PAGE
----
Saturday, July 20, 2013

The Object Project

Summer Discovery had to change our original plans of going to Ocean City to going to the Franklin Mills Outlet Mall for the day because of inclement weather. Audrey, our friend Ali and I used this as a learning experience, and observed examples of capitalism, media portrayals, and objectification of especially women and also men. We were especially horrified by Spencer's, which calls itself a gift shop but suddenly turns into a sex store when you go towards the back. It is open to all ages, selling sexist products for anyone from infants to elderly. Spencer's is right next to a maternity store. The products in Spencer's I was most astonished by were the onesies for babies which had vulgar language and sexist sayings on them. Whoever designed these outfits was probably trying to make a joke, but imagining children being introduced to these terrible messages before they can even form their own thoughts is outraging. 

To the right, a cover of The Big Bang Theory Trivia Game is shown. The characters are all dressed in superhero attire. The girl in the front of the photo is the only one in the show who is not in the science field and is also sexually desirable to the other characters. All she is shown wearing is a bikini and a cape. We suspected the only reason she was placed in the front was to show off her body. In other stores, we encountered the marketing of various characters from media in objectifying positions. In a lot of video games, anime and other animations, the girl characters were in inappropriate attire and somewhat sexual positions versus the men depicted in full body armor and in powerful positions. It honestly makes no sense as to why the women should be fighting the same battles with less clothing.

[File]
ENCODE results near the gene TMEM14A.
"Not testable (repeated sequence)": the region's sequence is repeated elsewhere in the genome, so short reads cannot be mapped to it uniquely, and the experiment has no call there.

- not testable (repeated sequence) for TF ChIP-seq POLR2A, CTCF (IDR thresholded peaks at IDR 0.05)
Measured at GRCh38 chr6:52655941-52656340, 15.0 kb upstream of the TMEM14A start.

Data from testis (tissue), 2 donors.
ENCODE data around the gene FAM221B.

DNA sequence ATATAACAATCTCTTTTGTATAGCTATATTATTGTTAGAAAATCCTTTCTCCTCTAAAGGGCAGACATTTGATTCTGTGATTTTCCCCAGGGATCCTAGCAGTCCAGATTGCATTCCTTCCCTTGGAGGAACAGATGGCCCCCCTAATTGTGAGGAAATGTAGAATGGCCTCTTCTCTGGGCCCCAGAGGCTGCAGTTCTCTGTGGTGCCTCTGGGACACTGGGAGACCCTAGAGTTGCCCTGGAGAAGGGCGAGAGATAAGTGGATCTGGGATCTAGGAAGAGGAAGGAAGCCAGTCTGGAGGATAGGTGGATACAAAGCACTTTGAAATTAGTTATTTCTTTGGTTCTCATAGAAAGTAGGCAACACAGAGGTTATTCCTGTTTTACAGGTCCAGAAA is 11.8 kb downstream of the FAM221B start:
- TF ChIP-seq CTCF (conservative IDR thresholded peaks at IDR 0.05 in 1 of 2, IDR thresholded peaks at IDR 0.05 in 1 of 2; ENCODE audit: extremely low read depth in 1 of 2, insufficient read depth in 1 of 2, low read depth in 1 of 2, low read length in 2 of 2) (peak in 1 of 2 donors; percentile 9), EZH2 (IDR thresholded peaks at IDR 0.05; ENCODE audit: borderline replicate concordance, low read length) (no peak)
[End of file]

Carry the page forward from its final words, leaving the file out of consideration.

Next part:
The GNC, or Good Nutrition Center earned most of their profit by selling diet pills by asking an employee. A custom design store had an example of a "no fat chicks sign." We also found a Proactiv advertisement with a woman proclaiming that she has stopped being passive, which we found interesting because we felt men are assumed to be aggressive and women to be pushovers. We also noted that the woman became strong enough to stand up for herself only after using a beauty product to "make her look better." The issue of objectifying women is very important to all three of us, as is what we find in capitalist/consumer culture. Although all three of us were originally disappointed with spending seven hours in a shopping mall with no desire to shop, we ended up having a lot of fun with our social experiment. Talking to people about how they felt about stores like Spencer's was fascinating (most of them seemed like they were pretty uncomfortable with the fact that it seems like it is a normal store but you make a wrong turn and you're in the middle of a bunch of pornographic images.) The fact that the first place we happened to walk into was Spencer's, not knowing it would be the type of store it turned out to be, was lucky because it inspired the rest of our day. We hope to make a blog or website dedicated to exposing the objectification of humans we have become so used to in our society. If we can notice when an image is perpetuating a harmful generalization or stigma, we can then combat it to spark change.

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